• JANUS 3.0: Enabling Game Changing External Environment Payload Accommodation on Suborbital Reusable Launch Vehicles. H. Todd Smith, principal investigator, Johns Hopkins University, Laurel, Maryland. This is a platform mounted on the Blue Origin New Shepard rocket which holds small payloads and exposes them to the space environment. It will allow payloads to perform testing and sampling in the atmosphere at an altitude of 49.6-62 miles (80-100 kilometers), a capability that is not currently available. Flight provider: Blue Origin
  • Stratospheric and Suborbital Flight Experiments and Equipment. Elizabeth Kennick, principal investigator, Teachers In Space, Inc., New York. The proposer has developed a standardized 3-D printed housing fitted with a customizable processor, data storage, sensors and batteries for flying payloads. This accommodation could provide a future platform for teachers and students to test their experiments in space. Flight provider: Blue Origin

Awards will be made for payload integration and flight costs, as well as limited payload development costs. These investments take technologies from the laboratory to a relevant flight environment, facilitate technology maturation, validate feasibility and reduce technical risks and enable infusion of key space technologies into multiple future space missions.

The Flight Opportunities program is funded by NASA’s Space Technology Mission Directorate in Washington and managed at NASA’s Armstrong Flight Research Center in Edwards, California. NASA’s Ames Research Center in California’s Silicon Valley, manages the solicitation and selection of technologies to be tested and demonstrated on commercial flight vehicles.

For more information on NASA’s Flight Opportunities program, visit:

  • Jimmy S. Overly

    Good for Prof. Steven Collicott keeping after the suborbital research flights – I remember his name as one of the earliest payloads on Armadillo vehicles.

  • Half of those companies were created out of prizes (even UP traces back to the CATS Prize effort). The other half are from “internet billionaires”. Many of those companies have been at this for quite some time, and are primarily using gov’t contract.

    What is the moral of the story? Space is still hard? (I don’t want to take away ANYTHING from the hard working men and women that keep those companies going.) There hasn’t been a breakout success among that group though, even if you lumped in Garvey (Vector). What are we missing?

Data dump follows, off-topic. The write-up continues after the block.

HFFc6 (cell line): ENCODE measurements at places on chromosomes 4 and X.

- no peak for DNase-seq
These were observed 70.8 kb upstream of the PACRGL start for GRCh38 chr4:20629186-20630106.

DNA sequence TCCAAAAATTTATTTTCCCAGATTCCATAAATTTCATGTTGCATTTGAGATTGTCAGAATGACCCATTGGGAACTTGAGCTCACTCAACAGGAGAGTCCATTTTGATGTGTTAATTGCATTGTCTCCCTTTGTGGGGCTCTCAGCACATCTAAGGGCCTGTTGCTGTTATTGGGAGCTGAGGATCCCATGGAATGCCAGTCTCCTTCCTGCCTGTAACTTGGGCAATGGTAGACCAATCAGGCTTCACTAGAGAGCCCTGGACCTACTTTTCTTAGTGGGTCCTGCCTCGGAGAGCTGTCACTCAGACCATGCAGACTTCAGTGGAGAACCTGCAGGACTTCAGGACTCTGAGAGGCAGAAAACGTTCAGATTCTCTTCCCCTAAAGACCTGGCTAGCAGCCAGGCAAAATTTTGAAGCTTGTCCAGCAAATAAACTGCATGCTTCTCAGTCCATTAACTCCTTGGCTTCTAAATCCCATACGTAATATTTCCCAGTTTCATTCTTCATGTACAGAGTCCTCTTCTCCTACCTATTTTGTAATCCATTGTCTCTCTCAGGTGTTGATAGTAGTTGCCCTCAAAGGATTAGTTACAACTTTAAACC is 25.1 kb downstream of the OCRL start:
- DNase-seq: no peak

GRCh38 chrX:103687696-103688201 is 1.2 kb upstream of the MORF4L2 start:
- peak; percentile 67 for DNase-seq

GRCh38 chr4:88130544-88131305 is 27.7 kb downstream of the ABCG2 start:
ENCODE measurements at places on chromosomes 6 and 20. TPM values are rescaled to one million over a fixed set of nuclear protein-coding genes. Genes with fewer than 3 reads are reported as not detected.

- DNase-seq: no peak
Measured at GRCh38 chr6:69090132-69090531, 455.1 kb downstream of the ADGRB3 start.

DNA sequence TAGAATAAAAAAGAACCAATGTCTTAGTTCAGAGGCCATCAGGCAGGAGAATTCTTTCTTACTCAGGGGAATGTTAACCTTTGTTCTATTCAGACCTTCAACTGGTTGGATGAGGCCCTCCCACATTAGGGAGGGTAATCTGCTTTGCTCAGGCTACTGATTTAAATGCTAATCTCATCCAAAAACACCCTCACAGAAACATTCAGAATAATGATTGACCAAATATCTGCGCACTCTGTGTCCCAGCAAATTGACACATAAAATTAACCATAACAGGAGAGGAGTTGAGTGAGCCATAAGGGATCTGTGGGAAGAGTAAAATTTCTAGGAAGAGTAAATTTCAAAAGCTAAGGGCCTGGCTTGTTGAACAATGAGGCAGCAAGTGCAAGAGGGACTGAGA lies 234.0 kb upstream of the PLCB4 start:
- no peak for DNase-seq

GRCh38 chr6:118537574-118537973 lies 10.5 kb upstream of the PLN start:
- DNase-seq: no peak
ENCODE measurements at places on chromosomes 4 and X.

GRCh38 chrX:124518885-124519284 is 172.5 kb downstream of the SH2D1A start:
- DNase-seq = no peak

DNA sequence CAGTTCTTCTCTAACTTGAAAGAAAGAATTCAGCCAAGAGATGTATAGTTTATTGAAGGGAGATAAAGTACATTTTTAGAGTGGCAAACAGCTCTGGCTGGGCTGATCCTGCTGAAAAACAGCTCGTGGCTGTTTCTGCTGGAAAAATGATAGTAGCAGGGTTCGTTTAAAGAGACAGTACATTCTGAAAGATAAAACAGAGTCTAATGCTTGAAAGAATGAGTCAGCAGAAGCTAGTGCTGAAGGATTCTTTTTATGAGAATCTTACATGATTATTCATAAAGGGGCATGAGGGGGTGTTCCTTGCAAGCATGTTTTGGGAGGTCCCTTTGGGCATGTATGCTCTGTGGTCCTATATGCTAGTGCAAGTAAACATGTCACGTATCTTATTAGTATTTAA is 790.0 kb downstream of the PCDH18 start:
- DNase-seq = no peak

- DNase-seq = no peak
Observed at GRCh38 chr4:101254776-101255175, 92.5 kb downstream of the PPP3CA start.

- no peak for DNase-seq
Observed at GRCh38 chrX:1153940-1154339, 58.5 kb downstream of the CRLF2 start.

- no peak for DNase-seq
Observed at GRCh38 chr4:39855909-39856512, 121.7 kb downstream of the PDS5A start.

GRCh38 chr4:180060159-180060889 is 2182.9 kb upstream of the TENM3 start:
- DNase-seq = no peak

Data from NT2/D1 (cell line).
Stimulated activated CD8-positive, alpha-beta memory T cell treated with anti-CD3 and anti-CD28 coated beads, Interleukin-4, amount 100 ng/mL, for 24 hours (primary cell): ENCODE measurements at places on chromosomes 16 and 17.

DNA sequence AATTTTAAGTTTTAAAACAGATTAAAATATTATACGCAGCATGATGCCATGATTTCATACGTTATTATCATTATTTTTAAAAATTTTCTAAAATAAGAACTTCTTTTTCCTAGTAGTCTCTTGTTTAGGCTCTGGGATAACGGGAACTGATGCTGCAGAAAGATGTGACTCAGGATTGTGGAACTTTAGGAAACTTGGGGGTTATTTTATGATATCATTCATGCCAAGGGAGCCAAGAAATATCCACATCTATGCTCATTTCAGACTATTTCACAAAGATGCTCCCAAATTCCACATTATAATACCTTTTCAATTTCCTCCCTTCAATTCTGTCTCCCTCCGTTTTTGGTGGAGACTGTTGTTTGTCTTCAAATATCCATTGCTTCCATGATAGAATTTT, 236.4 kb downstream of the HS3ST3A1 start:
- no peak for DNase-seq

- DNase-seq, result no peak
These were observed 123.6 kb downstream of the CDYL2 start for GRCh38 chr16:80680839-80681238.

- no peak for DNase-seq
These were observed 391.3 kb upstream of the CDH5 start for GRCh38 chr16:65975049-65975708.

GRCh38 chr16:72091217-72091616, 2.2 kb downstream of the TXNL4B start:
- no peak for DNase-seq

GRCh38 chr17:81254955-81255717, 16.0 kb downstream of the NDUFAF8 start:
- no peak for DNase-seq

• ThomasLMatula

    No, it’s when you are in an industry used to looking for government money you will continue to look for government money. I note that none of the firms, other than SpaceX and Blue Origin, have a real marketing department focused on doing the missionary work needed to create non-government markets. Instead they mostly have a field of dreams approach – “build it and they will come” which explains their dependence on government funding.

  • Michael Halpern

    And SpaceX and Blue Origin have also recieved quite a bit of government money, I mean with SpaceX they were almost dry when they launched that 4th Falcon 1, that success did secure them some contract money, but they also got quite a bit from NASA, one of the big differences in what SpaceX does verses everyone else, is that when they test non-mission critical components, such as first stage landing, they make money off of those missions, SpaceX had an offer for the first FH launch they turned it down in favor of a “silly” demonstration payload, but that is largely because it is a higher risk mission than usual, as it is the first time the full system is going to operate together, as there isn’t a test facility that can handle all 27 first stage engines at once, all parts have been tested independently, and the 2 side boosters are flight proven F9 cores, the central core is brand new, but when they were figuring out how to land the F9, they reserved some fuel for the landing tests, that landing fuel also can provide significant additional margin in an engine out scenario should it be needed, which besides low price helps make the f9 an attractive launch vehicle, which is something SpaceX has emphasized and has even used once, first stage landing is always a secondary objective, that kind of assurance to that degree doesn’t happen with other launch vehicles, as occasional mission failures are considered part of the nature of the industry.